The Sunday Times says

Mass extinction is hard to stomach

What's for dinner in the year 2050? Jellyfish may well be the main course, with all other favourites such as garoupa and pomfret having gone the way of the dodo - as well as much of Asia's coral reefs. Chilli crab? Off the menu too, along with lobster thermidor and fresh oysters. The oceans would have grown too acidic over the years for shellfish to thrive. In contrast, jellyfish have grown fat and taken over the seven seas as they do well in effluent-rich habitats and their natural predators have gone extinct. Blueberries, kiwifruit, peaches, avocados and almonds are history, too, as bees have died out. The espresso is bad because the loss of insect pollinators has cut into the quantity and quality of coffee beans. Chocolate is entirely artificial with the near extinction of the midges that pollinate cocoa plants.

This dystopian menu from the future may be an imaginary one, but it reflects the grim warning in a recent United Nations report on the mass extinction of species. The loss of a million species in the coming decades can be hard to grasp. The world's increasing number of city dwellers are also likely to feel disconnected from the loss of creatures great and small, especially those found in remote places. And given their detached state, they may wish that even more pesky insects should disappear. But the inconvenient if lesser known truth is that as much as three-quarters of all food grown worldwide rely on insects to pollinate the crop.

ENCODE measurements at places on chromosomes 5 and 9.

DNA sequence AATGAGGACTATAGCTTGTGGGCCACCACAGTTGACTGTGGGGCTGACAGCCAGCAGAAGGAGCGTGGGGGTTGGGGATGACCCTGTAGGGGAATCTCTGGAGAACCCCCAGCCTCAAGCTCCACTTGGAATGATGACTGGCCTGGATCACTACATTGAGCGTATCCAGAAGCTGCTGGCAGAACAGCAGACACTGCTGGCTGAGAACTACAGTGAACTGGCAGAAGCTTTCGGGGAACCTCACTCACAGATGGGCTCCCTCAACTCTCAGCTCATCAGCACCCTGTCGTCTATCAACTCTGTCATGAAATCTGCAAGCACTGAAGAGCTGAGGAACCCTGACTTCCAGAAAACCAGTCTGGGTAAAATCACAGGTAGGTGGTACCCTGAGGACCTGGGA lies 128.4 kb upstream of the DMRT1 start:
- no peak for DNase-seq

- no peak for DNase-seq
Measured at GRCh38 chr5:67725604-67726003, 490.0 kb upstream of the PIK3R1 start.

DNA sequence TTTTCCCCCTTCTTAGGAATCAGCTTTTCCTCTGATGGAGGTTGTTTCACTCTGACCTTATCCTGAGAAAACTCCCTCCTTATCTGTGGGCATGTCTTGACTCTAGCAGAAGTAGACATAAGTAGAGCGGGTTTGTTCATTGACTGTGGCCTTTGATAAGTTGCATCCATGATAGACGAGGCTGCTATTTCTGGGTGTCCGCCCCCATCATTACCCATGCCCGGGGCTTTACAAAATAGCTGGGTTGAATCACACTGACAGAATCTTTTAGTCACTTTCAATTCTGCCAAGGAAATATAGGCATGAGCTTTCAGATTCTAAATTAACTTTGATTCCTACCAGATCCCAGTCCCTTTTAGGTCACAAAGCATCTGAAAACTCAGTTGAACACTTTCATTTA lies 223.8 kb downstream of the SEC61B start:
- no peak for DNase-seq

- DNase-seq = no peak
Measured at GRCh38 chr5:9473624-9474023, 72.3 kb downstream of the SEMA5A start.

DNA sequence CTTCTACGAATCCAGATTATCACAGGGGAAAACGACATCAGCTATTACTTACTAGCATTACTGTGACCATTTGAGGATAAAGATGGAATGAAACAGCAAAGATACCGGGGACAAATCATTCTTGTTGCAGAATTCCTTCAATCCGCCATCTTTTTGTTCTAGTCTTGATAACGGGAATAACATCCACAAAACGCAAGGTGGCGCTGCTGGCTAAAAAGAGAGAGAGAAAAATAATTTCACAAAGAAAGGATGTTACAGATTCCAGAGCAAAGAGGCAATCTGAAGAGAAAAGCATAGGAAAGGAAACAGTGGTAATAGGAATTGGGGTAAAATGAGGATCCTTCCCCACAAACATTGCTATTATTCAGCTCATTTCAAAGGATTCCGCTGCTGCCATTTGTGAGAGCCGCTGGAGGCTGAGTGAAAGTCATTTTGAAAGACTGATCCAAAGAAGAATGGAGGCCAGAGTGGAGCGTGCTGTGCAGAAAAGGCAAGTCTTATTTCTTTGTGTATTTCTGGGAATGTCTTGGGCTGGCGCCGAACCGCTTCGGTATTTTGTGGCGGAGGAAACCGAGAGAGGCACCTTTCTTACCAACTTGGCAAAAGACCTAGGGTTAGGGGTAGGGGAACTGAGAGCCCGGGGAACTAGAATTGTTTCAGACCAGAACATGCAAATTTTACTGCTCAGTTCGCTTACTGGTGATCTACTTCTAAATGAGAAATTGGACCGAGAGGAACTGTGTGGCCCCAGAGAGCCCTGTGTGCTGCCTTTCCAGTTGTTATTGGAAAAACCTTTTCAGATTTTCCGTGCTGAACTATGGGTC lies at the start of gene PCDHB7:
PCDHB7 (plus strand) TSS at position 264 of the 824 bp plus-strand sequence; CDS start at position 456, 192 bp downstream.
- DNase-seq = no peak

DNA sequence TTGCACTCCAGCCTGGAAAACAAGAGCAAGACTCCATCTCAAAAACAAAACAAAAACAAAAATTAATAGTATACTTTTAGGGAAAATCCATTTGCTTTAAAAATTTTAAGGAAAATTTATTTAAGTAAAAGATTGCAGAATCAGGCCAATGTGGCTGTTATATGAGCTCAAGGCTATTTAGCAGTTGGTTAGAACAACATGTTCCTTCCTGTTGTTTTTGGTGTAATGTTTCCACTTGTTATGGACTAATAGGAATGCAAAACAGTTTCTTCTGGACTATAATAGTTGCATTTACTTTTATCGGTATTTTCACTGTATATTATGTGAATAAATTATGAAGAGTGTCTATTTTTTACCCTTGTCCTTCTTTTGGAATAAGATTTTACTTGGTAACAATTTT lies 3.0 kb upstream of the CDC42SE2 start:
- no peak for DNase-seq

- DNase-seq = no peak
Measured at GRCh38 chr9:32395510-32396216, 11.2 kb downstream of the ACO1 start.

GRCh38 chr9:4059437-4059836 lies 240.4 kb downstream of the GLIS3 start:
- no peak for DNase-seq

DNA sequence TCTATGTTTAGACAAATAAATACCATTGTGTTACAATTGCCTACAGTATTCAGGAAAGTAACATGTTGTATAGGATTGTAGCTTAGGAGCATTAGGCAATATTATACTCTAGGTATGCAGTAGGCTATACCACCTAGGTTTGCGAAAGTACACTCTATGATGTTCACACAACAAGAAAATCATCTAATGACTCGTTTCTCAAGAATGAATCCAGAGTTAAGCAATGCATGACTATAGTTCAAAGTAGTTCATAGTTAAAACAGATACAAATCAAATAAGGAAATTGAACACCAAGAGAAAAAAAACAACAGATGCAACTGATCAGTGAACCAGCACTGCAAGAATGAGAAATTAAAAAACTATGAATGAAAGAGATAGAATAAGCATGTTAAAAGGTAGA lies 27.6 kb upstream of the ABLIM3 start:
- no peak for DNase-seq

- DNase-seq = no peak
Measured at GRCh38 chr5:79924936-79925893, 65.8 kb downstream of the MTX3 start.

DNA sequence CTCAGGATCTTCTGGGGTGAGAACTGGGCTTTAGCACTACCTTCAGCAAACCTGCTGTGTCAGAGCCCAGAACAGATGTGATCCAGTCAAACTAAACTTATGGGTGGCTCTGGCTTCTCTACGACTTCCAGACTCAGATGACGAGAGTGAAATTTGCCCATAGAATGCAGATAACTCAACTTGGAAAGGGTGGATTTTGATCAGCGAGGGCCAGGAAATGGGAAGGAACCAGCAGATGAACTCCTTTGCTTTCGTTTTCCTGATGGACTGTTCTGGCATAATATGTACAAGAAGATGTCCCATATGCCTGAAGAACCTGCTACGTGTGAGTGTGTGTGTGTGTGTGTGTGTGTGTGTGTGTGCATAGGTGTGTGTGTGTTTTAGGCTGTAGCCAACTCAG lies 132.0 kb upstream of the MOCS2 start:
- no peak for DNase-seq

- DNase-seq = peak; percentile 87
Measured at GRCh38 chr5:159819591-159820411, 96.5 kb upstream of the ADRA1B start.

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A version of this article appeared in the print edition of The Sunday Times on May 12, 2019, with the headline 'Mass extinction is hard to stomach'. Print Edition | Subscribe